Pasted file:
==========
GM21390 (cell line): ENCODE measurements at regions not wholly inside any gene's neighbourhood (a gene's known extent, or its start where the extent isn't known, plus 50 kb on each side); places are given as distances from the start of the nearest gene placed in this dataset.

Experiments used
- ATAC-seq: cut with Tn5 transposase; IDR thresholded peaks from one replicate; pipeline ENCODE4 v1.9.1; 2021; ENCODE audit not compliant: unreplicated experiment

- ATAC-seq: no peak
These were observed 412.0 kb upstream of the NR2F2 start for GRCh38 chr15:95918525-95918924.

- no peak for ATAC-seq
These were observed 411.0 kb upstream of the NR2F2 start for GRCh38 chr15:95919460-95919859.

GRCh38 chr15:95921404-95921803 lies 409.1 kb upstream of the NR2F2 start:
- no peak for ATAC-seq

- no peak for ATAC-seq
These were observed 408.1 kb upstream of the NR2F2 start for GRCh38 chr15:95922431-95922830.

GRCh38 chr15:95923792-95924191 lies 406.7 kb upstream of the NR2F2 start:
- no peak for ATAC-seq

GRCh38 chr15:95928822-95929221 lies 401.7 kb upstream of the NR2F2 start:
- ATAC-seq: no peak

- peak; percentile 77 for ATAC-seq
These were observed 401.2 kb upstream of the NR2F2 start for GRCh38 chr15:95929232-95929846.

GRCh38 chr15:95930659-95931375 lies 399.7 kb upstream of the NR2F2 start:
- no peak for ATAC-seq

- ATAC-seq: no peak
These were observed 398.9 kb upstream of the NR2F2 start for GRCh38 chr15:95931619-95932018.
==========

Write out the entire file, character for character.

GM21390 (cell line): ENCODE measurements at regions not wholly inside any gene's neighbourhood (a gene's known extent, or its start where the extent isn't known, plus 50 kb on each side); places are given as distances from the start of the nearest gene placed in this dataset.

Experiments used
- ATAC-seq: cut with Tn5 transposase; IDR thresholded peaks from one replicate; pipeline ENCODE4 v1.9.1; 2021; ENCODE audit not compliant: unreplicated experiment

- ATAC-seq: no peak
These were observed 412.0 kb upstream of the NR2F2 start for GRCh38 chr15:95918525-95918924.

- no peak for ATAC-seq
These were observed 411.0 kb upstream of the NR2F2 start for GRCh38 chr15:95919460-95919859.

GRCh38 chr15:95921404-95921803 lies 409.1 kb upstream of the NR2F2 start:
- no peak for ATAC-seq

- no peak for ATAC-seq
These were observed 408.1 kb upstream of the NR2F2 start for GRCh38 chr15:95922431-95922830.

GRCh38 chr15:95923792-95924191 lies 406.7 kb upstream of the NR2F2 start:
- no peak for ATAC-seq

GRCh38 chr15:95928822-95929221 lies 401.7 kb upstream of the NR2F2 start:
- ATAC-seq: no peak

- peak; percentile 77 for ATAC-seq
These were observed 401.2 kb upstream of the NR2F2 start for GRCh38 chr15:95929232-95929846.

GRCh38 chr15:95930659-95931375 lies 399.7 kb upstream of the NR2F2 start:
- no peak for ATAC-seq

- ATAC-seq: no peak
These were observed 398.9 kb upstream of the NR2F2 start for GRCh38 chr15:95931619-95932018.